There are many political and military lessons to be learned from the escalating leadership crisis in Pakistan. They're being discussed at length in various print and broadcast media, so I won't rehash them here.
I will instead focus on what I think is the most important emotional lesson of the current crisis in Pakistan — namely, that Americans should quit hating Venezuela's President Hugo Chavez so much.
What the heck do Pakistan and Venezuela have to do with one another? Not a lot.
Venezuela is a predominantly Catholic country in South America. Pakistan is a predominantly Muslim country in South Asia.
Venezuelans love baseball and beauty pageants. Pakistanis love cricket and, I've come to learn while researching this column, fried chicken. According to KFCPakistan.com, Pakistan is, "the ultimate Chicken Loving Nation." It's capitalized, so it must be true.
The biggest difference between Venezuela and Pakistan is our relationship with their —vezes.
The United States supports General-President (or is it President-General?) Pervez Musharraf of Pakistan and hates President Hugo Chavez of Venezuela.
Since taking power in free and fair elections in 1999, Hugo Chavez has steadily climbed the United States' list of foreign bogeymen. Last year, ex-Secretary of Defense Donald Rumsfeld compared him to Hitler. The U.S. media denounces Chavez as a dangerous enemy. I've received countless spam e-mails telling me to boycott Citgo (which is owned by Venezuela's government). One talk-radio station in Atlanta even displays Chavez's face on a billboard next to Axis of Evil alum Mahmoud Ahmadinejad and Kim Jong-Il.
When Chavez was briefly deposed in an illegal coup in 2002, the United States openly cheered the coup leaders. According to some reports, the United States actually helped the coup leaders. Keep in mind, this was at the same time the United States was promising to spread democracy throughout the Middle East.
What has Chavez done to earn United States and Bush administration hatred?
Chavez has become increasingly autocratic since 2002, but that's not the problem. The United States supports a long list of leaders who are way more undemocratic and vicious than Chavez will ever be to his people.
The United States hates Chavez for two primary reasons — his economic policies and his confrontational attitude.
Chavez has grabbed control of Venezuela's formerly businesslike state oil industry. He has converted it from a profit-seeking enterprise into a funding mechanism for a variety of social-welfare programs in Venezuela. In the process, U.S. oil companies doing business there have lost or had to renegotiate very profitable contracts.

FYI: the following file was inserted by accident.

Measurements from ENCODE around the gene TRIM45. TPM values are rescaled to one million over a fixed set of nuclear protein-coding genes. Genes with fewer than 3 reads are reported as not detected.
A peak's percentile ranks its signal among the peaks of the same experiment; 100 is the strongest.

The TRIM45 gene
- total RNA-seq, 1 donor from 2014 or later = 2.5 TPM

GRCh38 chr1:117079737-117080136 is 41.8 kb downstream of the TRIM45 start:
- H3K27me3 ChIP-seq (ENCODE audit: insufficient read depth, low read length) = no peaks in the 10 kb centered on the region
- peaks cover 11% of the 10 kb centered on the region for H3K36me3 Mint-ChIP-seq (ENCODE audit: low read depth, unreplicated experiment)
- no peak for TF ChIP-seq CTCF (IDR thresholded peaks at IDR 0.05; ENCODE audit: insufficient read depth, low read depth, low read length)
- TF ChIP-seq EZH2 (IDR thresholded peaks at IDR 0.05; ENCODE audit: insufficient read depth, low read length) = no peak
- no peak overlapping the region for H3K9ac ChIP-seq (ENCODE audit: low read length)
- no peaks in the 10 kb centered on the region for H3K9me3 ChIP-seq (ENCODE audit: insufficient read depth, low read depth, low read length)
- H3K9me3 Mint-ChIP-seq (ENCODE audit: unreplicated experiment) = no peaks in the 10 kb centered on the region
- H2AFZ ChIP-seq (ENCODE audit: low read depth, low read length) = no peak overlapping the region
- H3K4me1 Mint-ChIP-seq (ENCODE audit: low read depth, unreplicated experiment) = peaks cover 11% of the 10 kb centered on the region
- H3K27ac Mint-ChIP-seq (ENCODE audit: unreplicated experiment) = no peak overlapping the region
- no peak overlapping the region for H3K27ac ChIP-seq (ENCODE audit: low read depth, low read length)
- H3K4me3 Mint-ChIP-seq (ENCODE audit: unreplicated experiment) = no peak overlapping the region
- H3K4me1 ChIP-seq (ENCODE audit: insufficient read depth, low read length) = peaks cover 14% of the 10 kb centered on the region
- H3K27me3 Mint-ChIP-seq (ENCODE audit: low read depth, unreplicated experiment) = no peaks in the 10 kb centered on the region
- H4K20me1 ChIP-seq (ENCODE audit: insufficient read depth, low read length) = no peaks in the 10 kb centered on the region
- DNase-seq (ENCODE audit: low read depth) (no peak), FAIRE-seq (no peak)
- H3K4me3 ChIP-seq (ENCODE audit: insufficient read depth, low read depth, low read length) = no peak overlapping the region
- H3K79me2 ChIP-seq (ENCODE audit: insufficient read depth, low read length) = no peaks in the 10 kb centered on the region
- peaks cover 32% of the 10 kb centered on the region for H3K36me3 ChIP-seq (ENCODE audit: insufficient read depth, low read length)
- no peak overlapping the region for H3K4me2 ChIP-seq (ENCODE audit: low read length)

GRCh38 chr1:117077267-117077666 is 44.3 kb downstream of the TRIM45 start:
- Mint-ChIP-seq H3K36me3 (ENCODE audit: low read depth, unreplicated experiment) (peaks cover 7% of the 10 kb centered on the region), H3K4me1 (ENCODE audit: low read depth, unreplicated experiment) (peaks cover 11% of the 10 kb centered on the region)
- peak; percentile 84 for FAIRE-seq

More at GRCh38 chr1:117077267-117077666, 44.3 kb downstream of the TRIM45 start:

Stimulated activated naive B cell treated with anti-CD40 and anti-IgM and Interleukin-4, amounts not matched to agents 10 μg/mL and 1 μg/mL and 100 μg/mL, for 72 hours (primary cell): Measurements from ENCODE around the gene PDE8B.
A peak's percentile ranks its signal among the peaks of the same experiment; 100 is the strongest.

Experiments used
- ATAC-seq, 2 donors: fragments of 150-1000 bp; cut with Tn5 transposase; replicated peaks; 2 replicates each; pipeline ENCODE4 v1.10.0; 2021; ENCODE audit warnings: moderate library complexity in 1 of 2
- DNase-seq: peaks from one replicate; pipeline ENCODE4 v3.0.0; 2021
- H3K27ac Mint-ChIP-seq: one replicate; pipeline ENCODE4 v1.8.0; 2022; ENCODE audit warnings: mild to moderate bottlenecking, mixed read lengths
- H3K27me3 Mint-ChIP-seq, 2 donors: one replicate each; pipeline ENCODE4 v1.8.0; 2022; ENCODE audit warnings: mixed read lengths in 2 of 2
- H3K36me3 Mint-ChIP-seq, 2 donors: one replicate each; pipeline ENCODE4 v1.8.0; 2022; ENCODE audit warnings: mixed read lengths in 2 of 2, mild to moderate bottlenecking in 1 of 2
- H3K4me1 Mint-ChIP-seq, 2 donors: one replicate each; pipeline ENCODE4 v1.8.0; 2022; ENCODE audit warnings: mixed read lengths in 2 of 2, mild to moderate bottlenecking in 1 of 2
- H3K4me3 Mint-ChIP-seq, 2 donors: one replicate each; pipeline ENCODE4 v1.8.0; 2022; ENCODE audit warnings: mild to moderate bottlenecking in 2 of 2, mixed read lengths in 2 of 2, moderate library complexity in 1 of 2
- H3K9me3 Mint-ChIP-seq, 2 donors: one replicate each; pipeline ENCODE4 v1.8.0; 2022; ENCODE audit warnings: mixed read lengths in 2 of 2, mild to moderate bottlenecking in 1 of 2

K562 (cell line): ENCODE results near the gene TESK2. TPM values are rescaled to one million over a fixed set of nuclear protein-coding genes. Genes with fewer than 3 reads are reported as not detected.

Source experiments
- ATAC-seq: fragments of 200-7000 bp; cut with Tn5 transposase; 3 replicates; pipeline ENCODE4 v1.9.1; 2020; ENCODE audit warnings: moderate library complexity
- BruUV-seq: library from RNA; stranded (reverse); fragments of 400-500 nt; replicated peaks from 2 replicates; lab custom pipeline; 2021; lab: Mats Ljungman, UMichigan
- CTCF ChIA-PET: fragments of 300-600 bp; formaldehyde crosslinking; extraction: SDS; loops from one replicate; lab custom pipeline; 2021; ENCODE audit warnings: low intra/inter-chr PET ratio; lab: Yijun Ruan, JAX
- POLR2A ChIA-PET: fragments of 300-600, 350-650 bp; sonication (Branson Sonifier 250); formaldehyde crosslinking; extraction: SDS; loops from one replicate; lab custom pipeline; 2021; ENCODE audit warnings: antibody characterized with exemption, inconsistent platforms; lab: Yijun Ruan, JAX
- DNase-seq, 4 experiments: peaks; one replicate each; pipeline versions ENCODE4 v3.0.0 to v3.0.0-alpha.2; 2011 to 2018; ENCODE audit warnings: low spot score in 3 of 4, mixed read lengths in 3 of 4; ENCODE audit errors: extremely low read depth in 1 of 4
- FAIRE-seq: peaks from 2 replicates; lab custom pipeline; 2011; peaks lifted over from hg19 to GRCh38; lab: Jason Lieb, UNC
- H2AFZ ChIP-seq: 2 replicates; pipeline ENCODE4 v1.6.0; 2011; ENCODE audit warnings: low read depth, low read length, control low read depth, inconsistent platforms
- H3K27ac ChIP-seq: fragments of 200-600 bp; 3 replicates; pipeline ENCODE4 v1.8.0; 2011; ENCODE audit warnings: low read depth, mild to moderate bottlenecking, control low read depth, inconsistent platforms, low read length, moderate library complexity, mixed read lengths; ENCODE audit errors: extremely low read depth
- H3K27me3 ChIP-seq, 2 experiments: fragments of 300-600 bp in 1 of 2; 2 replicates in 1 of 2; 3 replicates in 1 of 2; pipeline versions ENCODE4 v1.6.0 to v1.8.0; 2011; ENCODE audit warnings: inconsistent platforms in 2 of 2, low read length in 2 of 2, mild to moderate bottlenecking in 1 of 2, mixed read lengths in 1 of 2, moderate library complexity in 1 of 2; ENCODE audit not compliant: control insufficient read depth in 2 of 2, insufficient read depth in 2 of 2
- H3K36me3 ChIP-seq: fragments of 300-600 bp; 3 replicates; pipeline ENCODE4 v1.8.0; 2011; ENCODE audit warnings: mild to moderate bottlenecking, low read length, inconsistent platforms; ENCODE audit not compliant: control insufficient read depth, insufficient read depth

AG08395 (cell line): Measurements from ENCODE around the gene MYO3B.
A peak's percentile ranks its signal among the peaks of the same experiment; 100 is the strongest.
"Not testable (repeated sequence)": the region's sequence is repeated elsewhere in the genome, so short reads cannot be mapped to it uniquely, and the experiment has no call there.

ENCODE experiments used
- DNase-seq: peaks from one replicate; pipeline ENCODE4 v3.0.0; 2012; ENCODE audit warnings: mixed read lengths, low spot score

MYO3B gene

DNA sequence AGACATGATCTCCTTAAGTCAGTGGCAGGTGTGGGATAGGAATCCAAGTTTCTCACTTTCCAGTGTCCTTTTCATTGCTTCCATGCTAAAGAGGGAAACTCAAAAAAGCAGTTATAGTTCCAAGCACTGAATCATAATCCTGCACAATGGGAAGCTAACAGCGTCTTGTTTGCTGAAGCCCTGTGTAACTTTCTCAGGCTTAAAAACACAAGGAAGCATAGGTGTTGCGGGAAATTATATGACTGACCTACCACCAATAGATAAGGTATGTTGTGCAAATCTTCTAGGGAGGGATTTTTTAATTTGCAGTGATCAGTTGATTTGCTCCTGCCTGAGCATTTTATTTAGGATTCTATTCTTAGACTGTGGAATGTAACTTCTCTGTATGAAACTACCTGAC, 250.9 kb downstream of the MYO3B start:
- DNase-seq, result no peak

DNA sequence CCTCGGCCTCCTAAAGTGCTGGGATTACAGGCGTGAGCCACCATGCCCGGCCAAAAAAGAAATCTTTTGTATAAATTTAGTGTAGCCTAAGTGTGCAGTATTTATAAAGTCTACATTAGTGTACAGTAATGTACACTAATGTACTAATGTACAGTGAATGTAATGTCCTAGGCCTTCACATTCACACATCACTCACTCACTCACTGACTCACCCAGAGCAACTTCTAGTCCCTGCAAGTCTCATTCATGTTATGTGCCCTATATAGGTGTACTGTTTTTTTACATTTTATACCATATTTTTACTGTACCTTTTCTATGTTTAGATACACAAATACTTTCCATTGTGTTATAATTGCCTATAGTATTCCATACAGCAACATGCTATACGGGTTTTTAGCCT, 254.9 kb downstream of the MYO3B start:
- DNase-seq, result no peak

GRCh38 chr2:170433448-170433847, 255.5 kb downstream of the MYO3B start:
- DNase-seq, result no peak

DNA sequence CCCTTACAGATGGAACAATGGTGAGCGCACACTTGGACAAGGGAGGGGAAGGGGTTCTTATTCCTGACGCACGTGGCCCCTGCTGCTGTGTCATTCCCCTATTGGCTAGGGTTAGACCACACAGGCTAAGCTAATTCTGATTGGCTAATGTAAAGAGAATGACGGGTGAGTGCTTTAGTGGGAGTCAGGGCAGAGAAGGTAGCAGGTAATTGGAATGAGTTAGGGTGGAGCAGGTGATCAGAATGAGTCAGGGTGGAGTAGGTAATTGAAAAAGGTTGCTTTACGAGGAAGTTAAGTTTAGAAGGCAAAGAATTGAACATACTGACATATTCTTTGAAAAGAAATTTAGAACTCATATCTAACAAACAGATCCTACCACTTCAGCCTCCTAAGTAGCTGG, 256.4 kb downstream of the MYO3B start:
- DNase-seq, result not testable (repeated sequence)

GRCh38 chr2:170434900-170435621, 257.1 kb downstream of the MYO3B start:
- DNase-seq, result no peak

On top of this, Chavez is an adolescent, loudmouth prick. He has insinuated that Secretary of State Condoleezza Rice is itching for an encounter with Lil' Hugo. And of course, there was the whole "President Bush is the devil and stinks of sulfur" thing at the United Nations.
General-President Pervez Musharraf of Pakistan, on the other hand, has spent the last six years in a full-on lovefest with the U.S. government and the mainstream media.
We've handed him roughly $10 billion in aid, the president has called him a friend and ally, and Jon Stewart even had him on The Daily Show for a jokey interview promoting his memoir.
What has the United States gotten in return for its affection?
A military dictator who: propped up the Taliban before 9/11, evacuated retreating Taliban fighters from Afghanistan after 9/11, nudged the world toward nuclear war by supporting terrorists who bombed the Indian parliament in 2001, allowed Pakistani scientist A.Q. Khan to sell nuclear weapons to our enemies, protected A.Q. Khan from U.S. interrogation once he was discovered, failed to stop a weakened al-Qaeda from reconstituting itself in Pakistan, and signed a peace treaty with the Taliban in 2006, thus allowing the Taliban to use Pakistan as a safe base to launch attacks into neighboring Afghanistan.
In short, the Pakistan of Pervez Musharraf is guilty of nearly every crime the War On Terror™ is supposed to stop, while Chavez is guilty of denting American oil-company profits and being slightly less vulgar than a typical FM shock jock.
You tell me which —vez should bother Americans more.